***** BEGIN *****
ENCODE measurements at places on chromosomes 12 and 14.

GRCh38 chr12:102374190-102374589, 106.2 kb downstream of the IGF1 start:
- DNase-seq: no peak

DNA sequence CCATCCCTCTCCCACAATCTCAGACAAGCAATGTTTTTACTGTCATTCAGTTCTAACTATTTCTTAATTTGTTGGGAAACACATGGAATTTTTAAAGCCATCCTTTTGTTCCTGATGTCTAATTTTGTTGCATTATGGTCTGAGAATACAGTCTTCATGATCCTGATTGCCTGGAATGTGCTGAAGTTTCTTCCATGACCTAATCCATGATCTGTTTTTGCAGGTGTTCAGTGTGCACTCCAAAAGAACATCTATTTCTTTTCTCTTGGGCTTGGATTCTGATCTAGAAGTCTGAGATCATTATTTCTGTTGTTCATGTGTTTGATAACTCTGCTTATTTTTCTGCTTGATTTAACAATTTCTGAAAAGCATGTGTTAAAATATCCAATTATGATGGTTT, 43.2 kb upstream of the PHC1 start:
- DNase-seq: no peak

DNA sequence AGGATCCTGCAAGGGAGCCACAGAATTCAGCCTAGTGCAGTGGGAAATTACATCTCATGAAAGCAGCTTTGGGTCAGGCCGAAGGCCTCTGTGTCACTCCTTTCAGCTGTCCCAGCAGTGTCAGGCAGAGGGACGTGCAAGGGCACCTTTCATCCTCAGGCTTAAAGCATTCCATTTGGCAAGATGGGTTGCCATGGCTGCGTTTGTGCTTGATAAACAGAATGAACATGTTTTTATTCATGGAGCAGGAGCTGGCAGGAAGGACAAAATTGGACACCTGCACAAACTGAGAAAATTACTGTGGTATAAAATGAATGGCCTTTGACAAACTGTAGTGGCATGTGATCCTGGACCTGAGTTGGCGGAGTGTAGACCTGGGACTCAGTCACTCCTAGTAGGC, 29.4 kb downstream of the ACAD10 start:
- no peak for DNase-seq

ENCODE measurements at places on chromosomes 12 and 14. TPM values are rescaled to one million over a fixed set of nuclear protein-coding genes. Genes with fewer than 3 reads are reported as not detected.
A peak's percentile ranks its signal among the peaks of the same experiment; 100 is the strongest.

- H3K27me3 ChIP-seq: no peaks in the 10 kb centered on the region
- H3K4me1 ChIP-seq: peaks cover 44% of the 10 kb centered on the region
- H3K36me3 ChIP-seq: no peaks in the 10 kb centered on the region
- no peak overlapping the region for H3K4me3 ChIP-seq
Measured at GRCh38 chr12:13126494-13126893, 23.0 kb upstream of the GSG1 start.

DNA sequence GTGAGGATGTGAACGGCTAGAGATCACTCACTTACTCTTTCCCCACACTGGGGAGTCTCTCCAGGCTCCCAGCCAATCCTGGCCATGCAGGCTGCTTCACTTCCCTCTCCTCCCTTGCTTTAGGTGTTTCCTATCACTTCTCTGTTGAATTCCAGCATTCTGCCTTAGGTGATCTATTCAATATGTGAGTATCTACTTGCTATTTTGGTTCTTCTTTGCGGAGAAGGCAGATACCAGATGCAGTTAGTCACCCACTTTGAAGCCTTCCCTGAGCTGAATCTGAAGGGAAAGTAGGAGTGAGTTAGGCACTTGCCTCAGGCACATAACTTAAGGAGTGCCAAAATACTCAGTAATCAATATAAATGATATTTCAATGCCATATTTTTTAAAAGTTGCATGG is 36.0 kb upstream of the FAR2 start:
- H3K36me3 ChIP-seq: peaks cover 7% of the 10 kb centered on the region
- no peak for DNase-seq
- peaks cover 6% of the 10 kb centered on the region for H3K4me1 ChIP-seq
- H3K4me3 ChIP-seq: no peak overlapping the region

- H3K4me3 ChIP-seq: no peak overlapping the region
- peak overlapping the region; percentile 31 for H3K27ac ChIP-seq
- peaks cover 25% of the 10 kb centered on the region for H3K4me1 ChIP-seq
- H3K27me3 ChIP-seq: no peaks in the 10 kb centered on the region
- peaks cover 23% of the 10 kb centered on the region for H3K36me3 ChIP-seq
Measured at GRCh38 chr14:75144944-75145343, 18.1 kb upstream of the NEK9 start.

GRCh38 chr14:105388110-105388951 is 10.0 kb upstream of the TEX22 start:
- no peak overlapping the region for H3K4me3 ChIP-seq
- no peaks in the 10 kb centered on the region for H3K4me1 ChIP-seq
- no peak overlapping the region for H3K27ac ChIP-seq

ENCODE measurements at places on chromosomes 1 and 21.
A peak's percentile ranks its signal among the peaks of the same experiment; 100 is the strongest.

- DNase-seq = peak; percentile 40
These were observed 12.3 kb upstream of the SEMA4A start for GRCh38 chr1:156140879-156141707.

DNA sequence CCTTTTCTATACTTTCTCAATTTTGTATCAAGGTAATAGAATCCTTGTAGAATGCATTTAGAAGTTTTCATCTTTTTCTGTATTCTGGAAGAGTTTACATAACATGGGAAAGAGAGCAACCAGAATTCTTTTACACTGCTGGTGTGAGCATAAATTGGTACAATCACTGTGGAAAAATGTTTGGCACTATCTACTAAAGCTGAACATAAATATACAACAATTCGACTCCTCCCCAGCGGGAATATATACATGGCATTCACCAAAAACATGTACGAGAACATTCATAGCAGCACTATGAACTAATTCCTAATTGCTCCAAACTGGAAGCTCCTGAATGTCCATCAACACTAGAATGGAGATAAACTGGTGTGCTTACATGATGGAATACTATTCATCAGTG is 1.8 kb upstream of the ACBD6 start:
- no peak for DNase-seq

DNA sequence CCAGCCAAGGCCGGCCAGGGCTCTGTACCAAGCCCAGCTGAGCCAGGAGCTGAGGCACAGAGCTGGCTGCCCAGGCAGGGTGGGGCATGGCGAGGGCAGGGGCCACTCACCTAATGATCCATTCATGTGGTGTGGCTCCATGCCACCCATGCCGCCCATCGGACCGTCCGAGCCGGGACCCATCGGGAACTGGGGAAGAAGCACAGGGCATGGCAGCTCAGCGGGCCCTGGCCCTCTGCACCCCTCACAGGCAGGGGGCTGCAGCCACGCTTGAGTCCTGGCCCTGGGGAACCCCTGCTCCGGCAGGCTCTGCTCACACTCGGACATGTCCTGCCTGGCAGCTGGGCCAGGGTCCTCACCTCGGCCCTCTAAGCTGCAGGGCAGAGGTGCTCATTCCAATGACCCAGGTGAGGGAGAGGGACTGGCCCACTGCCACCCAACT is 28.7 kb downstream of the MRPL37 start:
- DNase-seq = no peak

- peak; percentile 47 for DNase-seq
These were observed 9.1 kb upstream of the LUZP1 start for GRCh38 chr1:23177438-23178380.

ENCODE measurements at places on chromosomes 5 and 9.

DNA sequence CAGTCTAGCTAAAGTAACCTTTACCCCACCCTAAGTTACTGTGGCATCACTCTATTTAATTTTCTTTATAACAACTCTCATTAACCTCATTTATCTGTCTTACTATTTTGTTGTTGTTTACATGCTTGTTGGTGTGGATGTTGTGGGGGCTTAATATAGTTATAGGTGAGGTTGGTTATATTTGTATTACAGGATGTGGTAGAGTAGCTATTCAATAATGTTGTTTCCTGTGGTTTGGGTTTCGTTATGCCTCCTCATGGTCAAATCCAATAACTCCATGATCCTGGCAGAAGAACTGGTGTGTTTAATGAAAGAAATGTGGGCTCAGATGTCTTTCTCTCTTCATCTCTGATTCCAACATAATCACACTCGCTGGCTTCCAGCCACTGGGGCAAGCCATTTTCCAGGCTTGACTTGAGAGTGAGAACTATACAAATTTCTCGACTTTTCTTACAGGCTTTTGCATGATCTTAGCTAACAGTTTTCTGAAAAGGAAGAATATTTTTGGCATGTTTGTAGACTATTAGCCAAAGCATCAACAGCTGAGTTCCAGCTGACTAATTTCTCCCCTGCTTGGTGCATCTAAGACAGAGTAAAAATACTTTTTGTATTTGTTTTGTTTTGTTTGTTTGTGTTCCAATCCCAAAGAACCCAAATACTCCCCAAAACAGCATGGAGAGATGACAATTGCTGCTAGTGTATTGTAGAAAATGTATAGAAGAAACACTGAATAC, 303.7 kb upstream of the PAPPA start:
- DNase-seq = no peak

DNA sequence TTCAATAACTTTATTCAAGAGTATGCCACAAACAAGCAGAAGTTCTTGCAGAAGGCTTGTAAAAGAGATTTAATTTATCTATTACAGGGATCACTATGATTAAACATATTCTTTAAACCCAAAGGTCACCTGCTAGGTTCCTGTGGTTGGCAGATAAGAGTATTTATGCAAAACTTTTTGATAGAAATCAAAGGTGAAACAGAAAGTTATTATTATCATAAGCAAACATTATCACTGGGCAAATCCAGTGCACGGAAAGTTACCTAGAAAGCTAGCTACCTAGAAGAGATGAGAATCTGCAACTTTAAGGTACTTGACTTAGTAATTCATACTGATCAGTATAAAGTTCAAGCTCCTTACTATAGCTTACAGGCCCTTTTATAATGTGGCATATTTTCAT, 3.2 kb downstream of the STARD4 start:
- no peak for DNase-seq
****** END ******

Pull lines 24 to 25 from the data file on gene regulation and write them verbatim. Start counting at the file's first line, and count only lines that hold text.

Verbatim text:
- peaks cover 23% of the 10 kb centered on the region for H3K36me3 ChIP-seq
Measured at GRCh38 chr14:75144944-75145343, 18.1 kb upstream of the NEK9 start.